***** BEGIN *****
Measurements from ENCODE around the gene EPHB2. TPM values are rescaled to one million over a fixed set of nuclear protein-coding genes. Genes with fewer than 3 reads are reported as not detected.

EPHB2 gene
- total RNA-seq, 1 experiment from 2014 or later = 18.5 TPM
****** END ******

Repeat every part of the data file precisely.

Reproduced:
Measurements from ENCODE around the gene EPHB2. TPM values are rescaled to one million over a fixed set of nuclear protein-coding genes. Genes with fewer than 3 reads are reported as not detected.

EPHB2 gene
- total RNA-seq, 1 experiment from 2014 or later = 18.5 TPM